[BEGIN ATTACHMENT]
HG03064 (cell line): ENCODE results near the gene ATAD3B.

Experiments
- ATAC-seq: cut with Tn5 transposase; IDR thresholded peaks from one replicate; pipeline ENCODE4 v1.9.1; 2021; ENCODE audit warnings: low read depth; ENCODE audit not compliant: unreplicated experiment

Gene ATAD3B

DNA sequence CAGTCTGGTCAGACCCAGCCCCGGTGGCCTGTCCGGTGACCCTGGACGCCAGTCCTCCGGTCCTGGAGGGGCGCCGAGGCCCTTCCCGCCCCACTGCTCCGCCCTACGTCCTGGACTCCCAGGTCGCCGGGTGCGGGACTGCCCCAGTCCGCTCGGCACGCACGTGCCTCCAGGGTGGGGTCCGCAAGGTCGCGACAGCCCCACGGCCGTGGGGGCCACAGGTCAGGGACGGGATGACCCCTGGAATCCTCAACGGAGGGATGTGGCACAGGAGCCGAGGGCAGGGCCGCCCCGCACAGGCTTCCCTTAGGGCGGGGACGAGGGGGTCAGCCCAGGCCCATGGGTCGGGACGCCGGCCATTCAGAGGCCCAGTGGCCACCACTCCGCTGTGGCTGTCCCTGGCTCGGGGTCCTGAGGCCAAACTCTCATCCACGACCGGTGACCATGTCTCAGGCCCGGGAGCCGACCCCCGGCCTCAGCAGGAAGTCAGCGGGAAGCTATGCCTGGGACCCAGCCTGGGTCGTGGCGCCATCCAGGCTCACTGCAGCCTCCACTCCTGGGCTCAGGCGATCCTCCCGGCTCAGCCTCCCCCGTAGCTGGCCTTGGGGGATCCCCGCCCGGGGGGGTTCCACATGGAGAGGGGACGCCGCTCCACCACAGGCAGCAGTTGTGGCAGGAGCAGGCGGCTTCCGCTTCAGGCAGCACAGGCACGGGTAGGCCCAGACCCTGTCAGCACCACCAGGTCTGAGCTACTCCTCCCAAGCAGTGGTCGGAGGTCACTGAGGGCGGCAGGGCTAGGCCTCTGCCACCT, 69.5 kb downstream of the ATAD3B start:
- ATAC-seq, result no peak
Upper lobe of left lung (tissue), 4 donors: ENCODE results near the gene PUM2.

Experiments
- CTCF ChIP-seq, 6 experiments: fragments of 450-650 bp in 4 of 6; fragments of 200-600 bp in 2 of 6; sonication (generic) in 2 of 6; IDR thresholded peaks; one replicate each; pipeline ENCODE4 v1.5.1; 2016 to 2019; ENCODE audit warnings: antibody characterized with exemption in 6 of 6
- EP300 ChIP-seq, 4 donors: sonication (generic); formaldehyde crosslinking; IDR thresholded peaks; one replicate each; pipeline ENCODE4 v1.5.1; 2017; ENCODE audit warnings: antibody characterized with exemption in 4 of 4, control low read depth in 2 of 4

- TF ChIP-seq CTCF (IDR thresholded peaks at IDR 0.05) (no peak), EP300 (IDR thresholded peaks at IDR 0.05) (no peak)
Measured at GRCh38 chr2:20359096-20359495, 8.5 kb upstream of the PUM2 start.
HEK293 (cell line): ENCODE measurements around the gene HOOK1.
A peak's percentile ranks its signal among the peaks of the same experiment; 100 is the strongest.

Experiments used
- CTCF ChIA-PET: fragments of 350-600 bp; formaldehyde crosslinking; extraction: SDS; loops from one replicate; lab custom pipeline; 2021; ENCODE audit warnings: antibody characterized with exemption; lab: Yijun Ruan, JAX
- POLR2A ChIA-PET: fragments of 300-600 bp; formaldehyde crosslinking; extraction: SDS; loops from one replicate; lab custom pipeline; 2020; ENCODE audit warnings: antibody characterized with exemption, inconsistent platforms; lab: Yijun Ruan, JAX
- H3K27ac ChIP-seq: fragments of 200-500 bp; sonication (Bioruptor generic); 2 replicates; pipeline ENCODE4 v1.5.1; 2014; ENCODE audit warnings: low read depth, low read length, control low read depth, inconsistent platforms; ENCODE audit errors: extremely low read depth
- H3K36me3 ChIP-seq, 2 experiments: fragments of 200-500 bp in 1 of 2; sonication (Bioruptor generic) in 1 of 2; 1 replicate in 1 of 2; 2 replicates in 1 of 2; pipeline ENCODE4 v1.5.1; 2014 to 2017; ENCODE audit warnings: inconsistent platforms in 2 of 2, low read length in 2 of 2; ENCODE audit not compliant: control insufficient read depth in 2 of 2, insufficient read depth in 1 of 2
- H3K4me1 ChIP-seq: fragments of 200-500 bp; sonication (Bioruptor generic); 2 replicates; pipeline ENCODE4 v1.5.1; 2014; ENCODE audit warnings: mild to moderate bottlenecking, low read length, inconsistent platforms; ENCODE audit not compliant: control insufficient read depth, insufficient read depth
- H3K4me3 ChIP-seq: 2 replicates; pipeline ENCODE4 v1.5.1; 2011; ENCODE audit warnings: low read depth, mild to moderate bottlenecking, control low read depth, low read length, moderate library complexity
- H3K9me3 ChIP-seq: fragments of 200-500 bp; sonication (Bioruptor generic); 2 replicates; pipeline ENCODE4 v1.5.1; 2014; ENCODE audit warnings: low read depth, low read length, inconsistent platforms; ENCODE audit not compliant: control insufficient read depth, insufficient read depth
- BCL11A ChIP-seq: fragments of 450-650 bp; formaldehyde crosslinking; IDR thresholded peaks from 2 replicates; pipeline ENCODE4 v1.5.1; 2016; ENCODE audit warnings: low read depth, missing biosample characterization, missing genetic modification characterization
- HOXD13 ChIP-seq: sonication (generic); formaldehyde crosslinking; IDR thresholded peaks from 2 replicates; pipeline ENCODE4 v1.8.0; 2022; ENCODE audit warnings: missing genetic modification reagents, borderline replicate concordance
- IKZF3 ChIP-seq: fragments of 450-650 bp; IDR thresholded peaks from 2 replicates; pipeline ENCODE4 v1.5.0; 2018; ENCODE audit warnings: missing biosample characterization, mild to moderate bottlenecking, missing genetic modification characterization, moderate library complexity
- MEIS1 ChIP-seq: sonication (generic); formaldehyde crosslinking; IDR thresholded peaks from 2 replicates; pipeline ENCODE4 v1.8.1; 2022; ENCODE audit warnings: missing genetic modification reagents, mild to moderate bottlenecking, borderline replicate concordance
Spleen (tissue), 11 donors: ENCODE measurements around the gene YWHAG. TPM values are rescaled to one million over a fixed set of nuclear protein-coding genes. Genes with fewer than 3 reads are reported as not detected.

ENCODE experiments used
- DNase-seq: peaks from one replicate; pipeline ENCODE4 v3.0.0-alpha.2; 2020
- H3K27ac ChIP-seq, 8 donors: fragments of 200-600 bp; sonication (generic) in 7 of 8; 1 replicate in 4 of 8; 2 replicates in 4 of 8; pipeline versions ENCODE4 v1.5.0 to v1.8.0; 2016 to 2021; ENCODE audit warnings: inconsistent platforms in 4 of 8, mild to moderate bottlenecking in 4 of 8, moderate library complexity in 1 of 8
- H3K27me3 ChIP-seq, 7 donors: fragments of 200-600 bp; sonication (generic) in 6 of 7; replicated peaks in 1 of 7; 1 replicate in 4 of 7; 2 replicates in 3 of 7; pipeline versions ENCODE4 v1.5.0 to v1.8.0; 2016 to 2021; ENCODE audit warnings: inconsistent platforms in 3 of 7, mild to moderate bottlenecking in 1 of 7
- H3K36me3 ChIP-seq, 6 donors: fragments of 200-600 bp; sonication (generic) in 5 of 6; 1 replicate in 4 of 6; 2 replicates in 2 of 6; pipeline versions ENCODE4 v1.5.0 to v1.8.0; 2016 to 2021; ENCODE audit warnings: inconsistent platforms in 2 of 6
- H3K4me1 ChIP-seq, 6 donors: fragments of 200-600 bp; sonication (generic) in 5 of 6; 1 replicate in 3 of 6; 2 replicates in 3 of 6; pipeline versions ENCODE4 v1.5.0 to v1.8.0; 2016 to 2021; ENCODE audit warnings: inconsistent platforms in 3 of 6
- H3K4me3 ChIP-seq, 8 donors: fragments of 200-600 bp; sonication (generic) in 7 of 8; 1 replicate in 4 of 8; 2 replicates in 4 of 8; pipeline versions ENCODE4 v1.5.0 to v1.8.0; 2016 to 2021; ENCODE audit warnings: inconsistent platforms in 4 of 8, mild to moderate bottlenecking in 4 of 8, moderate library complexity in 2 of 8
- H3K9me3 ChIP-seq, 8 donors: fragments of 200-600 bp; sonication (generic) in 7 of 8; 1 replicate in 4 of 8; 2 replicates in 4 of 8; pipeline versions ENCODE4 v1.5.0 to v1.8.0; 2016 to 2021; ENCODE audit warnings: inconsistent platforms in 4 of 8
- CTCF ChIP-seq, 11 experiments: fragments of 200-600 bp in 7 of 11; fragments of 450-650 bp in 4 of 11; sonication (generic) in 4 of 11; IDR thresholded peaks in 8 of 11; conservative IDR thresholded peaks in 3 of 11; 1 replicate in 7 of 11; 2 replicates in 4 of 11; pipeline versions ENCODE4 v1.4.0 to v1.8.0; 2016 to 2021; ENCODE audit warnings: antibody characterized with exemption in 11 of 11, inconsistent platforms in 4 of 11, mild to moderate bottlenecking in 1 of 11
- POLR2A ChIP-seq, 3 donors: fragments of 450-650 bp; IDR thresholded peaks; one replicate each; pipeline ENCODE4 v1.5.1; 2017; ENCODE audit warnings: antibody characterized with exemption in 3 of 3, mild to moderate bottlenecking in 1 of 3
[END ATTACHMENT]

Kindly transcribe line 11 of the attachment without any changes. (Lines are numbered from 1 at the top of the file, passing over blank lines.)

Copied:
- TF ChIP-seq CTCF (IDR thresholded peaks at IDR 0.05) (no peak), EP300 (IDR thresholded peaks at IDR 0.05) (no peak)